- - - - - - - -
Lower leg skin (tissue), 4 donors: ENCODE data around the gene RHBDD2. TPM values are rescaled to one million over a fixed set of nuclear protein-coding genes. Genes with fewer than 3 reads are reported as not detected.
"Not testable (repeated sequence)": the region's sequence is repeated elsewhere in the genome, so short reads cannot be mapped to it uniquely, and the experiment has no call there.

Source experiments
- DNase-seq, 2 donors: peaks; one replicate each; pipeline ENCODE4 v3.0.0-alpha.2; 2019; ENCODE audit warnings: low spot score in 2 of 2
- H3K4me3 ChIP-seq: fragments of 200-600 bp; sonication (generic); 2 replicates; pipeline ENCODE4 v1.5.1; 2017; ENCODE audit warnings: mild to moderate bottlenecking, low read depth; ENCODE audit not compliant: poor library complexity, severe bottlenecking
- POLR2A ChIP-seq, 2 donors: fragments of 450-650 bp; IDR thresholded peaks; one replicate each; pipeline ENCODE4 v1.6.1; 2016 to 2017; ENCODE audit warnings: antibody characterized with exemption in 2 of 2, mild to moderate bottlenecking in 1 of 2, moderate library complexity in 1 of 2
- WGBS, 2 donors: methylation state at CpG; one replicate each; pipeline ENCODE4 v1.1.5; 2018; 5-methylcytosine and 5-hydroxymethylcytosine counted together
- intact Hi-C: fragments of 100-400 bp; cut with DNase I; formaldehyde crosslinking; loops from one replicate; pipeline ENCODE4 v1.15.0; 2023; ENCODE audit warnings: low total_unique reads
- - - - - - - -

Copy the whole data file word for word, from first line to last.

Lower leg skin (tissue), 4 donors: ENCODE data around the gene RHBDD2. TPM values are rescaled to one million over a fixed set of nuclear protein-coding genes. Genes with fewer than 3 reads are reported as not detected.
"Not testable (repeated sequence)": the region's sequence is repeated elsewhere in the genome, so short reads cannot be mapped to it uniquely, and the experiment has no call there.

Source experiments
- DNase-seq, 2 donors: peaks; one replicate each; pipeline ENCODE4 v3.0.0-alpha.2; 2019; ENCODE audit warnings: low spot score in 2 of 2
- H3K4me3 ChIP-seq: fragments of 200-600 bp; sonication (generic); 2 replicates; pipeline ENCODE4 v1.5.1; 2017; ENCODE audit warnings: mild to moderate bottlenecking, low read depth; ENCODE audit not compliant: poor library complexity, severe bottlenecking
- POLR2A ChIP-seq, 2 donors: fragments of 450-650 bp; IDR thresholded peaks; one replicate each; pipeline ENCODE4 v1.6.1; 2016 to 2017; ENCODE audit warnings: antibody characterized with exemption in 2 of 2, mild to moderate bottlenecking in 1 of 2, moderate library complexity in 1 of 2
- WGBS, 2 donors: methylation state at CpG; one replicate each; pipeline ENCODE4 v1.1.5; 2018; 5-methylcytosine and 5-hydroxymethylcytosine counted together
- intact Hi-C: fragments of 100-400 bp; cut with DNase I; formaldehyde crosslinking; loops from one replicate; pipeline ENCODE4 v1.15.0; 2023; ENCODE audit warnings: low total_unique reads